Digital Video Camera's will monitor passengers
 
Wired - Southeast Airlines said it plans to install digital video cameras throughout the cabins of its planes to record the faces and activities of its passengers at all times, as a precaution against terrorism and other safety threats.



In addition, the charter airline, based in Largo, Florida, will store the digitized video for up to 10 years. And it may use face recognition software to match faces to names and personal records, the airline said.

"One of the strong capabilities of the system is for the corporate office to be able to monitor what is going on at all times," said Scott Bacon, Southeast's vice president of planning. "From a security standpoint, this provides a great advantage to assure that there is a safe environment at all times."

The Federal Aviation Administration and the newly created Homeland Security Department do not require airlines to take such security measures. But Southeast said it's just a matter of time before they do, and it will be prepared.

While other airlines have not announced similar plans, privacy and consumer advocates are alarmed by the tiny airline. They said the move is a big invasion of privacy and see no reason why an airline needs to retain video.

"What's the point of keeping track of everyone when nothing happens on the flight?" said Lee Tien, senior staff attorney for the civil liberties group Electronic Frontier Foundation.

Tien said the airlines and law enforcement would be able to track private, personal information. Not only would they keep a record of every recreational or business trip, they could record conversations between spouses and capture every book title or magazine a passenger reads.

The video system is manufactured by SkyWay Communications, based in Clearwater, Florida. The company installs the cameras and stores the information for its customers.

"We can install up to 16 cameras that can be located throughout the plane and could be covert or overt," said David Huy, SkyWay vice president of sales and marketing. "It enables us to monitor the activity in the aircraft in real time. We feel this will be very important. The federal government is looking at mandating some camera security and surveillance."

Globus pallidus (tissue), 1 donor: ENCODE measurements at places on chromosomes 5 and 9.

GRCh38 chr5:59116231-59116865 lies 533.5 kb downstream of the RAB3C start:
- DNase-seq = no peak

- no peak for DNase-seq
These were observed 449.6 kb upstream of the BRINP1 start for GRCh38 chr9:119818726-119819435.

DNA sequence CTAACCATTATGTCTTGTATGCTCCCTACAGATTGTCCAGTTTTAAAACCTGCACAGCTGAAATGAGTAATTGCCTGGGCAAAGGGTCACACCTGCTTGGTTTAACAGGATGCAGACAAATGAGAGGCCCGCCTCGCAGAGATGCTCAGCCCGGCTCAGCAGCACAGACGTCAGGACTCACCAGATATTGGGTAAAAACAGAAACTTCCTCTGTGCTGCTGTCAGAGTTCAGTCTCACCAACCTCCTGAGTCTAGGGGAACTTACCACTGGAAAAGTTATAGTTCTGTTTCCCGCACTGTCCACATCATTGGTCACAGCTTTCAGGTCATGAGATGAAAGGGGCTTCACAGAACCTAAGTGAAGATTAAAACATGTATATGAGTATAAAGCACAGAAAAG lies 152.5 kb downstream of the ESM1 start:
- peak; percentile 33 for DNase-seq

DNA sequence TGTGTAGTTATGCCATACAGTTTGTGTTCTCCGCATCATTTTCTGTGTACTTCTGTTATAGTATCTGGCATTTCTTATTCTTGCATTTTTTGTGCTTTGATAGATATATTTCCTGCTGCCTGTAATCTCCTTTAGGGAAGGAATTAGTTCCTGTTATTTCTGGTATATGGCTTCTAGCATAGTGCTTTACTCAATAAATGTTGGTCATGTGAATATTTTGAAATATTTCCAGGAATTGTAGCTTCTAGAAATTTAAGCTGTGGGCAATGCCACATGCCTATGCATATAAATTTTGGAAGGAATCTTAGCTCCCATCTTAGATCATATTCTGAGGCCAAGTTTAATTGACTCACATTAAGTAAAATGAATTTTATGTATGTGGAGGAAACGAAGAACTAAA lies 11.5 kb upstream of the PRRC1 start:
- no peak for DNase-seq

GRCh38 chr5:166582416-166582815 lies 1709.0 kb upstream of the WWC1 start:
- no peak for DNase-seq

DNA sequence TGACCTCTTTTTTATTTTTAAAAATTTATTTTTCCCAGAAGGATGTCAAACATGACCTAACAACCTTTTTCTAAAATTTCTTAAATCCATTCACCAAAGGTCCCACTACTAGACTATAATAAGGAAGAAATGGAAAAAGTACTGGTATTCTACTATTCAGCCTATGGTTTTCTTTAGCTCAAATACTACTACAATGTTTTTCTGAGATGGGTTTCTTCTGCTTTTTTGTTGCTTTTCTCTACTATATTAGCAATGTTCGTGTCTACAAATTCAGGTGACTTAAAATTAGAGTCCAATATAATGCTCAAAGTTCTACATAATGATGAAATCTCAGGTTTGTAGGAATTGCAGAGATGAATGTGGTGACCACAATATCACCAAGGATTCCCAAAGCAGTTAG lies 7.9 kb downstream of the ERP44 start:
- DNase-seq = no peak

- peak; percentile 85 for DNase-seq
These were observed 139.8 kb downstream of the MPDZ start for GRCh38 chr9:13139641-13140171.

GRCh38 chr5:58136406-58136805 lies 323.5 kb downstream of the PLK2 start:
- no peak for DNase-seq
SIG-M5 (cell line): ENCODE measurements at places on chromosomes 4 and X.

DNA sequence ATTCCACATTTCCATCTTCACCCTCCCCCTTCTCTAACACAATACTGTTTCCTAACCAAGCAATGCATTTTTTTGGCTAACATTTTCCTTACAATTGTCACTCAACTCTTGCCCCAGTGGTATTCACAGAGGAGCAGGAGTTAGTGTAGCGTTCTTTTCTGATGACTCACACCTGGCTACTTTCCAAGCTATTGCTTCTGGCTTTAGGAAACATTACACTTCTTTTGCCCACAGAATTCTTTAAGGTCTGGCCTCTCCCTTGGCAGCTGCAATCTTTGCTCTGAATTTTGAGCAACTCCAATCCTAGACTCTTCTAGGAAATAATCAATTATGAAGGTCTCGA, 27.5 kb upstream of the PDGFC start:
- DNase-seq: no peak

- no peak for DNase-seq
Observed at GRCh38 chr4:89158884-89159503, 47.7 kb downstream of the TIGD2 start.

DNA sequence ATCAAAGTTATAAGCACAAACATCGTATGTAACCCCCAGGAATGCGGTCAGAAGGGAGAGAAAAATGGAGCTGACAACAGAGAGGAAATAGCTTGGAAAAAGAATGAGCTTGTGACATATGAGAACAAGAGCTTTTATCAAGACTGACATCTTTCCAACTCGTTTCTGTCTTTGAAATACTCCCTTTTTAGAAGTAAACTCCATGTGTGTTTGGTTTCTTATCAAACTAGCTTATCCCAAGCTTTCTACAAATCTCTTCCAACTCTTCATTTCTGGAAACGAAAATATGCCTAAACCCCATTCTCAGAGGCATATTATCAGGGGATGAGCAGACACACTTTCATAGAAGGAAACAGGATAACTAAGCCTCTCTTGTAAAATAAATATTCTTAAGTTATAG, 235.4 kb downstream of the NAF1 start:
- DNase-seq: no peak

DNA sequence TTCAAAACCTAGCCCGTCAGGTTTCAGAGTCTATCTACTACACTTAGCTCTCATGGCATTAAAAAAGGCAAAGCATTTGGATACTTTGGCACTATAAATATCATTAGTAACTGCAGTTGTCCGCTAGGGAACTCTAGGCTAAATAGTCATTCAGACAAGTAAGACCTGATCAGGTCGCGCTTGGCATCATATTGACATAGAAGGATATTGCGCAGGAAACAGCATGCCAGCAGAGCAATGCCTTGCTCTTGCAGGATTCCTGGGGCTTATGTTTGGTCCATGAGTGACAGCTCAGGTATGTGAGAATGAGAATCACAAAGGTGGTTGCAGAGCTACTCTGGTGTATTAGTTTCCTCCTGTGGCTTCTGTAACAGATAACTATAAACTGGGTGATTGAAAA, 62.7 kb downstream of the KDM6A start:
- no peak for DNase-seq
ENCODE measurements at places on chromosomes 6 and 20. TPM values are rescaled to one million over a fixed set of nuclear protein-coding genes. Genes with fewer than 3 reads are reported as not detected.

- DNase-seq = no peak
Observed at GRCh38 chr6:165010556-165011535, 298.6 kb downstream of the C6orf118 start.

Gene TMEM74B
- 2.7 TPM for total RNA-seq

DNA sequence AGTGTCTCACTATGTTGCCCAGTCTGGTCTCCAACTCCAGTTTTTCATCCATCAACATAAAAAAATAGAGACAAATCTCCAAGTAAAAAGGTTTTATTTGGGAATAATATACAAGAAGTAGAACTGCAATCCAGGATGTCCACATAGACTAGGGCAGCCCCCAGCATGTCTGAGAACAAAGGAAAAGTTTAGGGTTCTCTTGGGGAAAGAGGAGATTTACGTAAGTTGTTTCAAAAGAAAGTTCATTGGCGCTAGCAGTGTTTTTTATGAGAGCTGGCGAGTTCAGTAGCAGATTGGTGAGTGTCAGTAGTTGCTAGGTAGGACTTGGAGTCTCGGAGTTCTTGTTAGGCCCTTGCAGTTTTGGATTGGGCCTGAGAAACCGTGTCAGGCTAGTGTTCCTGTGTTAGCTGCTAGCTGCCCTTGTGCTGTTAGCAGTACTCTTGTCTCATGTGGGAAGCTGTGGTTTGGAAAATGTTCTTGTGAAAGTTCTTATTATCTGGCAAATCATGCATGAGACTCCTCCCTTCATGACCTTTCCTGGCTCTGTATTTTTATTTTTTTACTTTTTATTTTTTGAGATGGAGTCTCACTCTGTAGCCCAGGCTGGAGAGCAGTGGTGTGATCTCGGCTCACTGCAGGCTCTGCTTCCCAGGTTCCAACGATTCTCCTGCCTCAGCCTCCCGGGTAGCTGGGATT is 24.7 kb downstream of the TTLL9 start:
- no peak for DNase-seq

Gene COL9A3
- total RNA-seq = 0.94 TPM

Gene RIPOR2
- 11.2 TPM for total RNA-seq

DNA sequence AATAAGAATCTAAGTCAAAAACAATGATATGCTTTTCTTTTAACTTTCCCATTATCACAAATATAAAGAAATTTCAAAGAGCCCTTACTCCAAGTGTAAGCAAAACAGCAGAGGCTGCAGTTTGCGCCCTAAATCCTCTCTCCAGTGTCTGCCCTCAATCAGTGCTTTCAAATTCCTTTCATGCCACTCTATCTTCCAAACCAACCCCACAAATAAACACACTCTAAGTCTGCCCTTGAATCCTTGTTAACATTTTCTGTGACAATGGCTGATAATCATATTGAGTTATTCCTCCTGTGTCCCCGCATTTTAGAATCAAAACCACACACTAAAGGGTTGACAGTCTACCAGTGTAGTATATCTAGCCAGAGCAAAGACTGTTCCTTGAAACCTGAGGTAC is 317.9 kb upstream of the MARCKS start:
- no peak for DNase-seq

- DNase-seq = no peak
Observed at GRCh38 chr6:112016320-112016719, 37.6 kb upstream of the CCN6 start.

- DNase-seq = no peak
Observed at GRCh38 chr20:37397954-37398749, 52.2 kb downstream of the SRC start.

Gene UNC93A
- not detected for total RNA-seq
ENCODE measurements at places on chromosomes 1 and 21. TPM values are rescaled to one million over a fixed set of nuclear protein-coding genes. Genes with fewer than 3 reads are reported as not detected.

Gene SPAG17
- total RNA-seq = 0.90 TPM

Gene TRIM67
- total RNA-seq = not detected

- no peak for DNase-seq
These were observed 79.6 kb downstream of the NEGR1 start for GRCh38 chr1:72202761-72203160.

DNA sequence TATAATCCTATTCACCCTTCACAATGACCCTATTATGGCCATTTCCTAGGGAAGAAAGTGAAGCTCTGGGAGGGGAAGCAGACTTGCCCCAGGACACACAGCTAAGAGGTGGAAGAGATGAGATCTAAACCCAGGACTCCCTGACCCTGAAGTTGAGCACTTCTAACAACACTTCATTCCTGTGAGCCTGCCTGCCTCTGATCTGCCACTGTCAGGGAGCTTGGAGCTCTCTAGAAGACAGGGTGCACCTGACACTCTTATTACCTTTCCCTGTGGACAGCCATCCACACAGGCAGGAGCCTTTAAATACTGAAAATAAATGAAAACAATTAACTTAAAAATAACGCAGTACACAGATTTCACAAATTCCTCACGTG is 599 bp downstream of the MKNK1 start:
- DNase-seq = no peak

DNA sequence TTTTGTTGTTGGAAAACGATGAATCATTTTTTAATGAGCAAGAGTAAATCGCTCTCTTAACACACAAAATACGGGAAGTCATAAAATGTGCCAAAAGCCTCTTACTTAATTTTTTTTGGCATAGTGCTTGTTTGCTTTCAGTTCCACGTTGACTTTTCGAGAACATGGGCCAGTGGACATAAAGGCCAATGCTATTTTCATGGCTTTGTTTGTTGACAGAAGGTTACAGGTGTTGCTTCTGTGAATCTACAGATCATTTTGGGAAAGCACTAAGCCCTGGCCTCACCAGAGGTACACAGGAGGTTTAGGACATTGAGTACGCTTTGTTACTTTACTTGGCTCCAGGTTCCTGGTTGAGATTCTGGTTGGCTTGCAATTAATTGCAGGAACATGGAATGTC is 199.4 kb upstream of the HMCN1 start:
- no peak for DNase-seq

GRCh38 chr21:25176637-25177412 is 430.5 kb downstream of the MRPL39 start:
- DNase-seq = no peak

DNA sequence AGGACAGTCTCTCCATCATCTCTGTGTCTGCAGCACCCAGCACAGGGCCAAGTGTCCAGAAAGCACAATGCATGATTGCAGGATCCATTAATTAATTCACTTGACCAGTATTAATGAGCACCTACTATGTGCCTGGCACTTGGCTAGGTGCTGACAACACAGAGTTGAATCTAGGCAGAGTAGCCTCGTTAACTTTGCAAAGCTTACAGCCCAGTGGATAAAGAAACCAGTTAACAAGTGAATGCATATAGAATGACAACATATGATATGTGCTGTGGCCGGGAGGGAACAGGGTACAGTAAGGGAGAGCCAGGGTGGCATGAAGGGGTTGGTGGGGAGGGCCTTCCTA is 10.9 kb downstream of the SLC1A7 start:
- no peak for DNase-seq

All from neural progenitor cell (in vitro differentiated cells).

Huy said cameras wouldn't be installed in the restrooms.

He conceded the system would not prevent determined terrorists from sabotaging a plane, as the terrorists of the Sept. 11 attacks did. The purpose is to help law enforcement identify criminals and keep track of their whereabouts. Pilots could check the cabin before opening the cockpit door during a flight. And, airlines could use the records to defend themselves in lawsuits over situations like air rage.

The Department for Homeland Security hasn't yet mandated the use of video cameras in flights.

"These are just a number of technologies out there that we are considering in reference to security," said Michelle Petrovich, a spokeswoman for the department's science and technology bureau. "We haven't made a decision or awarded a contract yet."

Other airlines did not respond to queries about plans to use cameras. American Airlines declined to comment. The Air Transport Association, an airline industry trade group, did not respond to a call.

Privacy advocates say systems that allow constant surveillance will have limited ability to prevent crime. Instead, they likely will only raise people's anxiety.

Tien said he recently read a book by the U.S. government titled Who Becomes a Terrorist?

"It's creepy that they would know what it is I am reading," Tien said. "I could see what it would look like on a screen. I don't think I should have to feel funny about things like that."

 
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